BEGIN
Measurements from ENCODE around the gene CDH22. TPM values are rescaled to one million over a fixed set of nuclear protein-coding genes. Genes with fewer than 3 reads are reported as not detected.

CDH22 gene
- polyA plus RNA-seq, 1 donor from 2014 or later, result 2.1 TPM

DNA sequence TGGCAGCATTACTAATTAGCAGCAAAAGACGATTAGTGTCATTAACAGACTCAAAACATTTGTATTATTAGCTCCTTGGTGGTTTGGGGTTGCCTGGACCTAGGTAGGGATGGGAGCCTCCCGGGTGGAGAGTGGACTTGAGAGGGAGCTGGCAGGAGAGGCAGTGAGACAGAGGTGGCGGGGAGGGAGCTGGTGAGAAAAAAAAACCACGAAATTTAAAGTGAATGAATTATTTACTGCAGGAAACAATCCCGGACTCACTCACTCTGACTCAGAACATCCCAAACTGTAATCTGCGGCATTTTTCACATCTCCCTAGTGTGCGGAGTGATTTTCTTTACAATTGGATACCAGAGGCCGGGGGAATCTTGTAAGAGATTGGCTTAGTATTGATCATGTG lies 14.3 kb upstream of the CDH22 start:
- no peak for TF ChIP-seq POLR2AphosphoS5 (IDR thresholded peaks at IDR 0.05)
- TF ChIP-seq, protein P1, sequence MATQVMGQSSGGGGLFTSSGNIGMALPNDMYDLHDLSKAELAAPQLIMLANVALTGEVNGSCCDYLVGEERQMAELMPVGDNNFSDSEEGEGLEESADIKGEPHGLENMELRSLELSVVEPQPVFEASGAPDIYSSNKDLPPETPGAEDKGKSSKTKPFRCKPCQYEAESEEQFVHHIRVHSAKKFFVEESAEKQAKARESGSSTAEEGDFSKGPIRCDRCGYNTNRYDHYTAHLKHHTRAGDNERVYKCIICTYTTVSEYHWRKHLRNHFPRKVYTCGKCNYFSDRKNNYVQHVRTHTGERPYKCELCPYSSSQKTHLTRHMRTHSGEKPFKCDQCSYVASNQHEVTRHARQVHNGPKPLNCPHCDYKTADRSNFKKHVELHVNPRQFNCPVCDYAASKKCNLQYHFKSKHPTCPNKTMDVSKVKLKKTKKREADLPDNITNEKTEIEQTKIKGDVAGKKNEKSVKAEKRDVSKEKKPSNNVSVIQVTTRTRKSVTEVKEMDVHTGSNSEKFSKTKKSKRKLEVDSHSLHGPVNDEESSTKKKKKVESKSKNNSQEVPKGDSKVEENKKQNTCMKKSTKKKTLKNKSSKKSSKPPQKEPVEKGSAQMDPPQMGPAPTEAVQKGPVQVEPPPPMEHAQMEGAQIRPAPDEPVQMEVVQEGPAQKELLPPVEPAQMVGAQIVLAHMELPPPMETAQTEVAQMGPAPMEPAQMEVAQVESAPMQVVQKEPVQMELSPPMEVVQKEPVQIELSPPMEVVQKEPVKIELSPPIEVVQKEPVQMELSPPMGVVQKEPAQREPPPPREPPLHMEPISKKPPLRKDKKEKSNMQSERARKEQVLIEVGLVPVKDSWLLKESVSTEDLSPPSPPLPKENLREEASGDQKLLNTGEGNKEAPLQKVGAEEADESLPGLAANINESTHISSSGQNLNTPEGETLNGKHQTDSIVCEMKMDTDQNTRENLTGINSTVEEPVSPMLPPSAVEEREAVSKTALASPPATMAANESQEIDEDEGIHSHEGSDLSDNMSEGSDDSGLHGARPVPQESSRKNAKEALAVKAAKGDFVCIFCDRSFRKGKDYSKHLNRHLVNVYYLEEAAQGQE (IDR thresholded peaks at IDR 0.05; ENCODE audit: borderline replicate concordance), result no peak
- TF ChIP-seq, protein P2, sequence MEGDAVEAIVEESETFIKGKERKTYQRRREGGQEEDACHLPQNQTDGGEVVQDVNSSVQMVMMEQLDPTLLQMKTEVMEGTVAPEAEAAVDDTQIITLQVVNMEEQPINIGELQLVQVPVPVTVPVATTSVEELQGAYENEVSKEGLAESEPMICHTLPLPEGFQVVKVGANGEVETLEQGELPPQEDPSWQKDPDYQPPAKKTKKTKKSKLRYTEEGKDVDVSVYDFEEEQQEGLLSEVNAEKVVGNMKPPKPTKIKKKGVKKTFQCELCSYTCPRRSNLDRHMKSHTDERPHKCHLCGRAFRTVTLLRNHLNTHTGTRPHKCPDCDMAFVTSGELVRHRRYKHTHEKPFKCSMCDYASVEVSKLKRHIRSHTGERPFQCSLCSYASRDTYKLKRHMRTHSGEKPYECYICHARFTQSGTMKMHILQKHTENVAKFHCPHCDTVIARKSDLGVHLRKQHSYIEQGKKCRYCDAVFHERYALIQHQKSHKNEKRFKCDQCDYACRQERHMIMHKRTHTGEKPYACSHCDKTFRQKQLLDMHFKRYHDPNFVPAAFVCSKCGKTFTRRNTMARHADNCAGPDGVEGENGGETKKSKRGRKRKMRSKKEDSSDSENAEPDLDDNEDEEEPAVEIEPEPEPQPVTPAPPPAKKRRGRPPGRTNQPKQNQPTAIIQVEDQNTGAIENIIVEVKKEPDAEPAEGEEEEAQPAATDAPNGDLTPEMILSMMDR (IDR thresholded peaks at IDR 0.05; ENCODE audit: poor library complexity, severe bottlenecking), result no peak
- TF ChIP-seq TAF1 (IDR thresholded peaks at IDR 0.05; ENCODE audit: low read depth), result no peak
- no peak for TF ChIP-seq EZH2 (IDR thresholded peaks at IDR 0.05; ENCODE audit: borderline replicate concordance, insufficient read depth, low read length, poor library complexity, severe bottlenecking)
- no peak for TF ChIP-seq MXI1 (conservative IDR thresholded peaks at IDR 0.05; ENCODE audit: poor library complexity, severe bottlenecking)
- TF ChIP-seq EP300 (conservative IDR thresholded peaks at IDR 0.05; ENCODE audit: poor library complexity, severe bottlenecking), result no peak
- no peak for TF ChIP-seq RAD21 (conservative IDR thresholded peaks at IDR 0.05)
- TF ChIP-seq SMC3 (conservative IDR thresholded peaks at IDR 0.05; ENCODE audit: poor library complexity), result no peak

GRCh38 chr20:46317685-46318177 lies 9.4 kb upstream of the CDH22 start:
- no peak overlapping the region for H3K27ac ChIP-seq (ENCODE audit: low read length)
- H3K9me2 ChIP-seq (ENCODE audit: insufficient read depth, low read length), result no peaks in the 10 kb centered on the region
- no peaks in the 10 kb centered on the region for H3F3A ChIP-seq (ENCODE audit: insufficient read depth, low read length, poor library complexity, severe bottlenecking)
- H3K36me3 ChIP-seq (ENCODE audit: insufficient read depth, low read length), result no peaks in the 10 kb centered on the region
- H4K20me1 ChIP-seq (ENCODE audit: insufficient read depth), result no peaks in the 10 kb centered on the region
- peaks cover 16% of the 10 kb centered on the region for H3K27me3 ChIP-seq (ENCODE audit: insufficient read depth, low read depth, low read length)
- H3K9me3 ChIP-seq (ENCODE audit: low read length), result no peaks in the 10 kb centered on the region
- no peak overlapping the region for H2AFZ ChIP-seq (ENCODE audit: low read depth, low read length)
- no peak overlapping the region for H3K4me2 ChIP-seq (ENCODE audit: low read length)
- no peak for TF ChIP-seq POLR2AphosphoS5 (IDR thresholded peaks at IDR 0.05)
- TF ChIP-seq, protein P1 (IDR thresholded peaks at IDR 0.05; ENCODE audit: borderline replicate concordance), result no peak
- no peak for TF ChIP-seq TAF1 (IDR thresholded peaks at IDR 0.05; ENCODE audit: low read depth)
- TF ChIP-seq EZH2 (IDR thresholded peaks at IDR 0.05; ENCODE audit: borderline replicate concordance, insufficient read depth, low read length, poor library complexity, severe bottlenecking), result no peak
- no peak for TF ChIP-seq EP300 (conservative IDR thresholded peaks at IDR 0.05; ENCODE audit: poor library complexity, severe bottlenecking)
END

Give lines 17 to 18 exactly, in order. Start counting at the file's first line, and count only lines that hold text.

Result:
- no peaks in the 10 kb centered on the region for H3F3A ChIP-seq (ENCODE audit: insufficient read depth, low read length, poor library complexity, severe bottlenecking)
- H3K36me3 ChIP-seq (ENCODE audit: insufficient read depth, low read length), result no peaks in the 10 kb centered on the region